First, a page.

Alabama is the latest state to pass legislation that will require its trucking schools to include curriculum to train drivers on how to recognize, prevent and report human trafficking.
The Alabama legislature passed on May 31 a bill that mandates trade schools, junior colleges and private truck driving schools to add human trafficking training to their curriculum.
According to Truckers Against Trafficking, Alabama will be the 11th state to require human trafficking training for upcoming CDL holders. The Alabama law will take effect Jan. 1, 2020.
The bill has been sent to Gov. Kay Ivey’s desk to be signed into law.
“We are very happy to know that the next generation of professional drivers in the state of Alabama will be educated and equipped to recognize and report human trafficking when they hit the road,” said Kylla Lanier, deputy director of TAT. “We believe many more calls to law enforcement will be generated as a result, and we truly hope it leads to more lives being recovered out of this horrific crime.”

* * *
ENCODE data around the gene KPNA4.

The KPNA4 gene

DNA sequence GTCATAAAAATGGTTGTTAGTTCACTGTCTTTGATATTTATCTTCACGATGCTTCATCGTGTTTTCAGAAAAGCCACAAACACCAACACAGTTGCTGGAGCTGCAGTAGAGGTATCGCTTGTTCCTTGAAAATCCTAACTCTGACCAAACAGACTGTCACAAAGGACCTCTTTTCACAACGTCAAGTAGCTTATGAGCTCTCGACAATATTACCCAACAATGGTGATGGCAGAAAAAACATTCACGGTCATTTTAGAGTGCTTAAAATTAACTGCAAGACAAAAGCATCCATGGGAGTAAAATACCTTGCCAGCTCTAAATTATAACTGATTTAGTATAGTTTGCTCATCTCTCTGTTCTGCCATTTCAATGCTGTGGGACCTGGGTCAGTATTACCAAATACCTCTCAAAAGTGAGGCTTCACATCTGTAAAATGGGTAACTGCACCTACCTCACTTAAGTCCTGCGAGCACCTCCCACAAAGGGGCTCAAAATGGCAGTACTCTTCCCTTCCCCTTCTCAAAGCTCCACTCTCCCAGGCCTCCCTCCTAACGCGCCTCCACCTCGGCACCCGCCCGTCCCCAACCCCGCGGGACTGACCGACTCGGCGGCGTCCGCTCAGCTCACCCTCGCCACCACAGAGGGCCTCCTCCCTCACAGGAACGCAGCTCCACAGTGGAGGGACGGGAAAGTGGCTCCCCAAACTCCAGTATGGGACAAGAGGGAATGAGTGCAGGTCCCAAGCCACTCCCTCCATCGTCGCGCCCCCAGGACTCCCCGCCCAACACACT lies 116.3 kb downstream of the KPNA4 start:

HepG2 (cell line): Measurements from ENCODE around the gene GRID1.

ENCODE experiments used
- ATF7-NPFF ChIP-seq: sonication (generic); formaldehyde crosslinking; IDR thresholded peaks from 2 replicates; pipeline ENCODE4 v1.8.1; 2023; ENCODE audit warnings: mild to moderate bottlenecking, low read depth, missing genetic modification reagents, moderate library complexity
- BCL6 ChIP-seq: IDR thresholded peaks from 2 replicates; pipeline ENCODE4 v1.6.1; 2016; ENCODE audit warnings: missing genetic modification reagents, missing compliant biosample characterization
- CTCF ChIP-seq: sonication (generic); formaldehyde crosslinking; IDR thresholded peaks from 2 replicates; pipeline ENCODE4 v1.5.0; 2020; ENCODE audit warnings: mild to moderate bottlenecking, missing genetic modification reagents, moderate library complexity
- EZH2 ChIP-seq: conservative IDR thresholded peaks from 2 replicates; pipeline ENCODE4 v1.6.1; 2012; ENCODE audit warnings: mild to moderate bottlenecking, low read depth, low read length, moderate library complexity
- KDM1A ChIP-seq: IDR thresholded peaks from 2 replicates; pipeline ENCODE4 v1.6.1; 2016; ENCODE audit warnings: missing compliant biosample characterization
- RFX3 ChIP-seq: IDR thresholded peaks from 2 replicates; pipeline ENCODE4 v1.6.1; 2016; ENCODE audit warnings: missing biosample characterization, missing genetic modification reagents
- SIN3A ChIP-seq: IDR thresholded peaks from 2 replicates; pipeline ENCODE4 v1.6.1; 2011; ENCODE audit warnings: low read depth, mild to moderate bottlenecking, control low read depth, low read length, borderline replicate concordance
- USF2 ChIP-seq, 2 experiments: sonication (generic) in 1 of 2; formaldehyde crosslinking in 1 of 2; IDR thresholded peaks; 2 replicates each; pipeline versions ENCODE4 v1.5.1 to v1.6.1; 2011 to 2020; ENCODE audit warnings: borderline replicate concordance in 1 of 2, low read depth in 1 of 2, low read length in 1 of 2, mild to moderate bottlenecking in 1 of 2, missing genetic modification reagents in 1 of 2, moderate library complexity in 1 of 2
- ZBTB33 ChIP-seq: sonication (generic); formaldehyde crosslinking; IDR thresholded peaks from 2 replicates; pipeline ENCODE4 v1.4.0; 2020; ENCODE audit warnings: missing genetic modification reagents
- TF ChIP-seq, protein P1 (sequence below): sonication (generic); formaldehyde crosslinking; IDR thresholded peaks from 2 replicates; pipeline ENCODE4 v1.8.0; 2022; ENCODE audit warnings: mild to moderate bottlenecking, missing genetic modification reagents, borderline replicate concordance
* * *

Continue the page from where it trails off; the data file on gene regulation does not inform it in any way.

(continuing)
The Alabama Trucking Association says it has been working with its member companies and Truckers Against Trafficking for the last four or five years to help train current CDL-holders in spotting human trafficking while on the road. Ford Boswell, director of communications and marketing for the Alabama Trucking Association, says more than 10,000 Alabama-based drivers have gone through the online TAT training program in recent years.
“We’re extremely excited that the legislature passed this bill,” Boswell says. “We think it’s a good idea to get more eyes on the road and notice things that happen out there related to trafficking. Hopefully this will help drivers save lives and change lives and help law enforcement take care of these issues.”